I would call him a prime example of the past being prologue. Timothy Pickering (above) was a hot headed right-wing nut the President had been forced to include in his cabinet to appease the ultra-conservatives who threatened to tear his administration apart. In this case the President was George Washington and the appeasement was part of the Federalists “New England” strategy. When the Federal capital moved from New York to Philadelphia in 1791, Pickering was tapped to run the Post Office. During Washington's second term, from January to December 1795, Pickering was appointed the Secretary of War. Then he became Secretary of State, a post he held into the next administration , until May of 1800 when President John Adams fired him because Pickering wanted to declare war against France.
This was the namesake of Fort Pickering. And it was appropriate that “his” fort, standing on the bluffs (above) along the Mississippi River, was half military establishment and half private enterprise, which sold and distributed goods to the Chickasaw Indian nation. They called this hybrid a “factor”. Captain Meriwether Lewis had commanded this post for awhile back in the 1790's, and now as Governor Lewis he was back. But his was a far from triumphal return. He had to be carried into the post on a stretcher.
The fort stood back from the Mississippi River, atop the fourth of the Chickasaw bluffs, in the midst of what is today Memphis, Tennessee. It was not a prime landing spot, but at least it had fewer mosquitoes than the New Madrid, and once there Lewis began to improve quickly. The day after his arrival, on Saturday September 16th 1809, Lewis wrote to President James Madison that “I arrived here yesterday...very much exhausted from the heat...but having taken medicine, feel much better this morning.”
The medicine he was taking was a combination of opium and alcohol, known as laudanum. It was highly addictive and the Governor was not merely feeling better, he was probably high. He wrote to the President that he was not continuing down the Mississippi as planned, but rather would be coming overland via the Natchez Trace. Then he mentioned his real reason for all this effort. “I bring with me”, he wrote, “duplicates of my vouchers for public expenditures... which when fully explained...will receive both sanction and approbation and sanction.” Did I mention he was probably high? As a final needling point, Lewis included in his letter those territorial laws he had translated into French, the rejection of the $12 bill for which had inspired this horrendous journey.
However, almost two weeks went by, and still there was no release from General Wilkerson. Lewis was anxious to get moving and, suspected Russel, to get back to his "medicine". But just when it seemed as if Russel would have to send the Governor off into the wilderness alone, a seeming savior arrived at Fort Pickering; James Neelly; agent to the Chickasaw Indians, and an ex-army major.
Neelly was supposed to be a delivering white prisoner to be shipped down to New Orleans for trial. He had brought the man from his post at the Chickasaw nation, some 100 miles south-south east of Fort Pickering. And by what seemed at the time to be a happy coincidence, Neelly now had urgent business in Franklin, Tennessee, just 20 miles south west of Nashville, Governor Lewis' intermediate destination. Perhaps Neelly could accompany Lewis and watch over him. But there was a catch, of course.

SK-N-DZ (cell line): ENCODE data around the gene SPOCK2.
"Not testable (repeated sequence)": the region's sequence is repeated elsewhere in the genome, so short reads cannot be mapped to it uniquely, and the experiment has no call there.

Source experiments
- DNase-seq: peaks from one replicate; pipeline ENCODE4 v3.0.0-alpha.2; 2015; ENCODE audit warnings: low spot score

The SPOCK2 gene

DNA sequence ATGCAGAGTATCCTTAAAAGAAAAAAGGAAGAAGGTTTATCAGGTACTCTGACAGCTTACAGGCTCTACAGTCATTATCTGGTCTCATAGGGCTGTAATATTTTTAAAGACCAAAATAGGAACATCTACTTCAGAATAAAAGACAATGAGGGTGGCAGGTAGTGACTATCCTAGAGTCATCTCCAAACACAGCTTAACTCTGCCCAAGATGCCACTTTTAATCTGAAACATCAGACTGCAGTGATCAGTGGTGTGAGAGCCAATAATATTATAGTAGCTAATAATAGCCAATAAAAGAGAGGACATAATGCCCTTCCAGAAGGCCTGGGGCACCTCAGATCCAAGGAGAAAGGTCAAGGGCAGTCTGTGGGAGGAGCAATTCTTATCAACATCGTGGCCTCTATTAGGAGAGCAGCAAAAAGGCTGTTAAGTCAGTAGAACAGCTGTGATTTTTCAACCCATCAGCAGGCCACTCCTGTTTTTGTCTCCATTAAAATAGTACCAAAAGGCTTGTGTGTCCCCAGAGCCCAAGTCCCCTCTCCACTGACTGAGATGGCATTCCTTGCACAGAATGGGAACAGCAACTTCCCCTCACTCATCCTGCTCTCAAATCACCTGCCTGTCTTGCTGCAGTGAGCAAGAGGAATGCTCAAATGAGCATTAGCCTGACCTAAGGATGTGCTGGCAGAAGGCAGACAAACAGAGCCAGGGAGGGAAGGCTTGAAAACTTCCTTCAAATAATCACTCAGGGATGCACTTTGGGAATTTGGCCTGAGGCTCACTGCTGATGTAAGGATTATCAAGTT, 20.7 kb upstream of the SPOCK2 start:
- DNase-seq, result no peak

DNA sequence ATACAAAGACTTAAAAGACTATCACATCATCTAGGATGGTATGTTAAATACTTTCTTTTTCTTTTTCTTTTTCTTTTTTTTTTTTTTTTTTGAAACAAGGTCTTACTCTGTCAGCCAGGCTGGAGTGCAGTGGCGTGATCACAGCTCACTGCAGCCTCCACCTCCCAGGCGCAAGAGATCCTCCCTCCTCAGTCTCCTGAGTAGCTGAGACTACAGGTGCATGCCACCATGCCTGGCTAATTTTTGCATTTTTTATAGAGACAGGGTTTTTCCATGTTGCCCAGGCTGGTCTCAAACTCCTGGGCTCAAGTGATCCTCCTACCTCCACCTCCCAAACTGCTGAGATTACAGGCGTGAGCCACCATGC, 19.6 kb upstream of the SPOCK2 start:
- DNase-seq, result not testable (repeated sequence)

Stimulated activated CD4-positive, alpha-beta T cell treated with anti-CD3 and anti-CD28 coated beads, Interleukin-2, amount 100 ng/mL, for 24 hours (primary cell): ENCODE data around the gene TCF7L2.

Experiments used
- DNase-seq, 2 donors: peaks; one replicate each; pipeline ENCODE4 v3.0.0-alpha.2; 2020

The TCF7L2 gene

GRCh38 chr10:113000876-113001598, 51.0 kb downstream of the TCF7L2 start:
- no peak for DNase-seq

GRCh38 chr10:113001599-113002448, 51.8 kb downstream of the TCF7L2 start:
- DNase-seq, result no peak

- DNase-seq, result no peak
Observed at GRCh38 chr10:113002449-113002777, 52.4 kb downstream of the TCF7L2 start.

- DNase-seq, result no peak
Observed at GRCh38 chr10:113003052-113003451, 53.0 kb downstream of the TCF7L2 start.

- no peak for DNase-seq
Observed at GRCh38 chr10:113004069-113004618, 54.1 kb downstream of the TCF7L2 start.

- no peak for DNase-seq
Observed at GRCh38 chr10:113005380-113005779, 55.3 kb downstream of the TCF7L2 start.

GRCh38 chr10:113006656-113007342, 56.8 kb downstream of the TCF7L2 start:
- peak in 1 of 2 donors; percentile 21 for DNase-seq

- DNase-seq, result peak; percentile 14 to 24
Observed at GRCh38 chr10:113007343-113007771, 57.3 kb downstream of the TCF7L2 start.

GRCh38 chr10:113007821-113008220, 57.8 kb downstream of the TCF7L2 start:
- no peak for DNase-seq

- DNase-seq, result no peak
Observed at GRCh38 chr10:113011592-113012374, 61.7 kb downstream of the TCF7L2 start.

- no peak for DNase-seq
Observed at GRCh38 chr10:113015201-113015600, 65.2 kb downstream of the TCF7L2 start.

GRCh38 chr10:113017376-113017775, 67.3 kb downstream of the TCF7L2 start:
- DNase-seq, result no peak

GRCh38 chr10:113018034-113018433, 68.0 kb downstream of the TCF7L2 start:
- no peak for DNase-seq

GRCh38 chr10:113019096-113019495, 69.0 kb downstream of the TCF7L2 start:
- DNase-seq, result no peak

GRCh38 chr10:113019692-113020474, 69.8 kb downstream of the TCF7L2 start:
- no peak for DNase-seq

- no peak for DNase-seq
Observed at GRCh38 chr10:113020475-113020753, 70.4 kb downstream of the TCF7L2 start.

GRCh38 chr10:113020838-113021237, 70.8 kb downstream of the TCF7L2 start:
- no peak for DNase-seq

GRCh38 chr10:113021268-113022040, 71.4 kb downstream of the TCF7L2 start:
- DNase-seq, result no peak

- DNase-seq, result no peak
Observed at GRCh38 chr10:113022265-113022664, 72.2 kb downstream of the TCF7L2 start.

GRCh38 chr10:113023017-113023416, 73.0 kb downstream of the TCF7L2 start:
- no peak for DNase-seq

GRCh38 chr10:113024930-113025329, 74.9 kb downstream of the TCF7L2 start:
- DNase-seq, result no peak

Neely was not good material for a guardian angel. He was an alcoholic and the worst kind of gambler, which is say an inveterate one. He gambled on cards, horse races and he was also, of course a land speculator. And like most gamblers, he usually lost. His gambling had put him in debt to just about everybody he knew, even his boss, General James Wilkerson. And just the month before he had asked the penny pinching Secretary of War, William Eustis, for a loan. Good luck with that. But if James thought he might put “the touch” on Governor Lewis, he was quickly dissuaded. Lewis was also a land speculator, and also broke.
On Wednesday, 27 September 1809, Lt. Russel signed the paperwork loaning Lewis two horses and a saddle from the Fort's herd, and gave him a personal check for $100. In return Governor Meriwether Lewis signed an IOU for $379.58. This trip, undertaken to settle his financial problems, was putting Lewis deeper in debt.
Before dawn, two days later, Governor Lewis and James Neelly, along with their servants, an Indian interpreter and a few Chickasaws, left the fort by horseback. Three had days later, on 3 October, they reached Big Town, a village not much smaller than St. Louis. This was the main Chickasaw town. There were about 1,000 residents in 300 log cabins, interspersed between fields of corn, rice, tobacco and cotton. The fields were worked by African American slaves, something the Chickasaws had in common with the Americans, along with their religion. These savage natives had largely converted to Christianity. It was not going to help them. In the end the American President Andrew Jackson would steal their land and ship these Christians across the Mississippi.
In Big Town Lewis and Neeley picked up the Natchez Trace, the “Devils Backbone” trail that wound north-eastward through the dark and ominous forest to Meriwether Lewis' final destination.
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